Einar & Jamex de la Torre | Back to the Forests (Neopaganismo)
Exhibition: July 23 - September 9, 2020
Koplin Del Rio is pleased to present 'Back to the Forests' (Neopaganismo) from Mexican-American artists Einar & Jamex de la Torre. The exhibition, which includes a selection of large scale lenticular works and hand blown glass sculptures, is the brothers’ sixth with the gallery. Born in Guadalajara, Mexico, and immigrating to Southern California as adolescents, the brothers’ distinct and complex collaborative work is influenced heavily by their Mexican background, and a combination of Native Mexican, Spanish and Aztec ancestry, resulting in a rich Mestizo hybrid. Drawing from mythology & legends of “Forest People,” Neopaganismo, in the brothers’ standard state of ultra-baroque excess and tragic comedy, indicates parallels between our current environmental moment and supernatural figures of mythology dating back thousands of years. In short; highlighting our supreme failure to evolve and to listen to nature in her myriad voices.
Following the exhibition “Florentine Syndrome” in Wroclaw in the fall of 2019, the brothers became interested in the Northern Crusades, and the eradication of pagan culture in the Baltic region. In their research, among multitudes of supernatural beings and spirits, they stumbled upon “vodyanoy,” a figure from Slavic mythology identified as a male water spirit. Vodyanoy is said to appear as a nude old man with a frog-like face, greenish beard, and long hair, his body covered in algae, muck, often black fish scales. He has webbed paws instead of hands, a fish tail, and eyes that burn like red-hot coals. He usually rides along his river on a half-sunk log, making loud splashes. Consequently, he is often dubbed "grandfather" or "forefather" by the local people. Local drownings are said to be the work of the vodyanoy.
Back to the Forests (Neopaganismo) presents a fantastical body of work exploring the relationship between old world pagans and historically ubiquitous legends of mythological “Forest People” with modern day environmental figures like Greta Grunberg and The Lorax, as their contemporary incarnations.
“The belief in fantastic creatures of the forest is quite prevalent in Scandinavia, to this day. It is perhaps in response to their alarms that we need to consume much less, to evolve into a natural existence and to eliminate economic growth’ as the foundational measure of success. Perhaps we do belong in the woods, after all.”-the de la Torre Brothers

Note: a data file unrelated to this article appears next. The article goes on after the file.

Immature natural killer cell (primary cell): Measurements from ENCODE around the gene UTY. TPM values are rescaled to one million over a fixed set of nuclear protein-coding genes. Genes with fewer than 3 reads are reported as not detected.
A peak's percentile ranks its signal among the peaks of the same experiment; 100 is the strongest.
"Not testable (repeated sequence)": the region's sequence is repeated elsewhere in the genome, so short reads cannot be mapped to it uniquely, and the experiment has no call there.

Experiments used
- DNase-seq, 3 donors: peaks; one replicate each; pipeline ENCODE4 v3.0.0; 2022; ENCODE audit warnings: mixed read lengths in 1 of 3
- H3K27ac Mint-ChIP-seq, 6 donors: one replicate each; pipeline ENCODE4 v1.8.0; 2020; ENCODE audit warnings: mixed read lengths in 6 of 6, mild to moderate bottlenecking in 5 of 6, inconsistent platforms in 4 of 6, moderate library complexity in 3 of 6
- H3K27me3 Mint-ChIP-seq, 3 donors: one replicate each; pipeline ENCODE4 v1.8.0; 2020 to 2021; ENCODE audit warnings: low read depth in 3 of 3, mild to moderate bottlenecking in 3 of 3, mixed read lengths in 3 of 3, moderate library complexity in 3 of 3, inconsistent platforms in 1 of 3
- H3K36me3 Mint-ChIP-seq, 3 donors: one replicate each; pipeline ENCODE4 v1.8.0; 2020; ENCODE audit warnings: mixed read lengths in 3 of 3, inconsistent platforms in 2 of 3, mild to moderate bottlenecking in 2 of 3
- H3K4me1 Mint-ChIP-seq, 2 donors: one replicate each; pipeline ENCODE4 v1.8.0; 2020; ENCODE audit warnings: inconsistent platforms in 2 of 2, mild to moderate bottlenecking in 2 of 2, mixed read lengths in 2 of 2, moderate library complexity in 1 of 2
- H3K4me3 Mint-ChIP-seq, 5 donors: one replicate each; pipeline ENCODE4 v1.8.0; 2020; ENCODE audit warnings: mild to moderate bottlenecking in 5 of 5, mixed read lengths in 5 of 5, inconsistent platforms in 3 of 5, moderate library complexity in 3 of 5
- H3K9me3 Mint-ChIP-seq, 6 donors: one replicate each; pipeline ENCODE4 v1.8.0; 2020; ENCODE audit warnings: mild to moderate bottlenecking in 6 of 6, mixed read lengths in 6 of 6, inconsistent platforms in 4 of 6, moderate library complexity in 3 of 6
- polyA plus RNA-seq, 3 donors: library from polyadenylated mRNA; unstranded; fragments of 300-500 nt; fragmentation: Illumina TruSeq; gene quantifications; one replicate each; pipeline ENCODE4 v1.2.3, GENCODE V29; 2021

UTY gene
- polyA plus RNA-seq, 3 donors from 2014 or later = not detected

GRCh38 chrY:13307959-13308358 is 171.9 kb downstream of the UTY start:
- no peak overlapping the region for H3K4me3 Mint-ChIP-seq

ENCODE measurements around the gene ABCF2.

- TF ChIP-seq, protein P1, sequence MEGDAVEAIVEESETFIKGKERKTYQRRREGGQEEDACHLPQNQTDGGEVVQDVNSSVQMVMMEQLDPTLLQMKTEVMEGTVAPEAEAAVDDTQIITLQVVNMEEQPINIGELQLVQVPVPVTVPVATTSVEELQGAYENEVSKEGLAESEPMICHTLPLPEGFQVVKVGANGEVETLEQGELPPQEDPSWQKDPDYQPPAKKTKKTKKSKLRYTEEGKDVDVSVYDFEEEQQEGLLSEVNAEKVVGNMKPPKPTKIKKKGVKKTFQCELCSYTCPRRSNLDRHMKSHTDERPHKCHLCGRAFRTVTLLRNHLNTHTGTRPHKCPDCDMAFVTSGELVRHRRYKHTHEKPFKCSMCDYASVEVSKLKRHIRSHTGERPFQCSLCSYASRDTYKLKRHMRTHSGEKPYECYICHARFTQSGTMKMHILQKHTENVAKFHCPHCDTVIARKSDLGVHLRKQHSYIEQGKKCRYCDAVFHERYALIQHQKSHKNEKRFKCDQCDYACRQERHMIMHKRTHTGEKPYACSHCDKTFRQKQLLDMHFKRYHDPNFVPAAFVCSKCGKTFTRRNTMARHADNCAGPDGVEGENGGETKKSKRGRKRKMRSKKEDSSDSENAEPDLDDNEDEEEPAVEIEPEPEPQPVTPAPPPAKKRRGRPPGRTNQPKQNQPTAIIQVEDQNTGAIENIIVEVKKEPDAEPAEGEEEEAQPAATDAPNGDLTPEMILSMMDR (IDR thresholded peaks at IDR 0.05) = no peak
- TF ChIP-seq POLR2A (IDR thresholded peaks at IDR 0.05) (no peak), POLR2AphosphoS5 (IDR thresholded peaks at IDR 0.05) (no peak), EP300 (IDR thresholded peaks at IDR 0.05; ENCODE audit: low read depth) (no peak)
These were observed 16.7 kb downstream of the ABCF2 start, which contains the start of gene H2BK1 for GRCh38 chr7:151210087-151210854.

BIO | EINAR & JAMEX DE LA TORRE
Collaborating brothers, Einar and Jamex De La Torre, were born in Guadalajara, México, 1963, & 1960. In a sudden family move, the brothers moved to The United States in 1972, going from a traditional catholic school to a small California beach Town. They both studied at California State University at Long Beach and taught at the prestigious Pilchuck Glass School in Stanwood, Washington. Currently the brothers live and work on both sides of the border, The Guadalupe Valley in Baja California, México, and San Diego, California. The complexities of the immigrant experience and contradicting bicultural identities, as well as their current life and practice on both sides of the border, inform their narrative and aesthetics.
The Brothers have been collaborating in earnest since the 1990’s. Over the years they have developed their signature style featuring mix media work with blown glass sculpture and installation art. Their pieces represent a multifaceted view of life that reflects a complex and humorous aesthetic that could be seen as multi-layered baroque. Their approach is additive, constantly combining material and meaning. Influences range from religious iconography to German expressionism while also paying homage to Mexican vernacular arts and pre-Columbian art. In the last 15 years they have been creating photomural installations and using Lenticular printing as a major part of their repertoire. They have won The USA Artists Fellowship award, The Louis Comfort Tiffany Award, The Joan Mitchell Foundation Award, and The San Diego Art Prize. They have had 18 solo museum exhibitions, completed 8 major public art projects and have participated in 4 biennales. Collidoscope: A de la Torre Brothers Retro-Perspective // Colidoscopio: Una Retrop-Perspectiva de los hermanos de la Torre, curated by Selene Preciado and organized by the Smithsonian Latino Center and Riverside Art Museum for The Cheech Marin Center for Chicano Art, Culture & Industry (aka "The Cheech") is slated to be the inaugural exhibition at The Cheech, the new national center of Riverside Art Museum that will house the contemporary Chicana/o art collection of Cheech Marin in California. The exhibition will open in Fall 2021 and will travel through October 2025.